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Combustion visualisation

The focus on downsizing powerplants in many racing series, for example Formula One and sportscar racing, has seen direct-injection (DI) gasoline engines become more common. The development of such engines is no easy task and requires extensive simulation and testing to ensure that systems are working to their optimum.

When it comes to testing and analysing factors such as injector spray patterns and the combustion process itself,  much reliance is placed on CFD simulation. However, there is still no substitute for real-world data, which is where combustion imaging systems come into play. As has been covered in previous RET-Monitor articles, in-cylinder pressure sensors can provide useful information of the combustion process, although pressure data does not deliver any insight into the spatial character of combustion, which can only be obtained by optical analysis, which allows the actual injection and combustion process to be captured visually, enabling the fuel distribution and flame front travel within the combustion chamber to be assessed.

Imaging the combustion process is by no means a new development, and for many years high-speed photography, combined with bespoke test engines featuring viewing windows, have been used for such tasks. While effective, the cost of such development is very high, a factor that is now being addressed with the introduction of non-intrusive imaging systems that can be retrofitted to existing engines.

One such system uses an endoscope to provide images from within the combustion chamber. This can be used to gather both visible and ultraviolet light from the combustion process. Mixture distribution within the combustion chamber can be observed using the visible light spectrum, while the ultraviolet spectrum is used to view the combustion event itself.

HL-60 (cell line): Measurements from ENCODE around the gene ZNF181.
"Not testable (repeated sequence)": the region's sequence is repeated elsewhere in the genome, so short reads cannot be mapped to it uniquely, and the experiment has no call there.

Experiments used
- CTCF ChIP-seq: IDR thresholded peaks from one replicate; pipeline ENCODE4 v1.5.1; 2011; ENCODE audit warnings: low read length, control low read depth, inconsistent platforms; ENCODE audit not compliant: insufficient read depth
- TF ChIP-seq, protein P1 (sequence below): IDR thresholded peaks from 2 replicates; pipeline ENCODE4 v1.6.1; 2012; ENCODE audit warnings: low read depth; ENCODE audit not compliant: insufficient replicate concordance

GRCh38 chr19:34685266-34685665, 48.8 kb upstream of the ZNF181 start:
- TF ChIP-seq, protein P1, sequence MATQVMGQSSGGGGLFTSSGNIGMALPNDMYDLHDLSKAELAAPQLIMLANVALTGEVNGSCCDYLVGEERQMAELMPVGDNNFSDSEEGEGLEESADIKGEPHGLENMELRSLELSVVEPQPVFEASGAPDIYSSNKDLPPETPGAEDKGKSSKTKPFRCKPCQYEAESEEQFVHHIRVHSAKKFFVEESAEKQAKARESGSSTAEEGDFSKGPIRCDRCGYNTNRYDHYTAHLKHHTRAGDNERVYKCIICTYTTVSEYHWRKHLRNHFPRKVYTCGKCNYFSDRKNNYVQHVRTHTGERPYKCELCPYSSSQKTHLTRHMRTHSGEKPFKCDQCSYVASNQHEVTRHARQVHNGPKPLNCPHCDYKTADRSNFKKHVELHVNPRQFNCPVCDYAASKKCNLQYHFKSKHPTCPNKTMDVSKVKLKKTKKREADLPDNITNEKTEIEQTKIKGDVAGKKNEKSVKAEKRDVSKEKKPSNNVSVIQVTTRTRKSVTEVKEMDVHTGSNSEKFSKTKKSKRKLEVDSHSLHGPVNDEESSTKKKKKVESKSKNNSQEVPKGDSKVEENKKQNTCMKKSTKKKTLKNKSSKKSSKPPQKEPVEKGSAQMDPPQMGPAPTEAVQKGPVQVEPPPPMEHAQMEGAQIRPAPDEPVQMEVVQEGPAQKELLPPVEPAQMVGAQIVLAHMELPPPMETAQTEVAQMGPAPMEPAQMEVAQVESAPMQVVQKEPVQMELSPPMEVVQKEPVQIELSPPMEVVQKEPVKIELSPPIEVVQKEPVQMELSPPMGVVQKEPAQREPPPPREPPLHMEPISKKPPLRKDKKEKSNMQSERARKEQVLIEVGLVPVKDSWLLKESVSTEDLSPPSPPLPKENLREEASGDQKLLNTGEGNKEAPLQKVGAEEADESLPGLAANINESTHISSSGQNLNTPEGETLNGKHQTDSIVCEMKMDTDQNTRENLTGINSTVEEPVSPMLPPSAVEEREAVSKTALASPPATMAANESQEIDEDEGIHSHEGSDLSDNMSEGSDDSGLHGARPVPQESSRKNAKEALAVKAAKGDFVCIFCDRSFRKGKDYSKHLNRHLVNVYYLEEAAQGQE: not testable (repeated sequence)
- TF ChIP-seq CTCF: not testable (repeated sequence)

Different types of processing equipment are required to record images of these two processes. To capture images within the visual spectrum a CCD (charge-coupled device) very similar to those found in a regular digital camera is used. For in-depth analysis of combustion though, a CCD cannot capture all of the UV spectrum, so instead the images are directed at a series of photomultipliers that can record the entire UV spectrum. The endoscope includes about 10,000 optical fibres in an inner tube, while an outer, concentric tube provides additional mechanical protection; the space between them is filled with compressed air for cooling.

The compact dimensions (4 mm in outer diameter) mean the system can easily be adapted to series engines without any major modifications in engine design. The installation of the endoscope needs only a small access hole in to the combustion chamber, similar to the ones used for pressure transducers. The endoscope is mounted into a probe, which is protected by a fused silica window. The endoscope allows signals to be captured within an observation cone of about 80º. When only images within the visual light spectrum are being captured, the combustion chamber needs to illuminated; this is provided by a secondary fibre optic illumination probe.

The ability to image the combustion chamber on any engine – provided of course that access can be created for the probe – is highly beneficial. Not only can the spray pattern of injectors be assessed but conditions such as knock can also be identified and isolated, which is of particular importance given the ‘lean’ nature of DI engines.

Written by Lawrence Butcher

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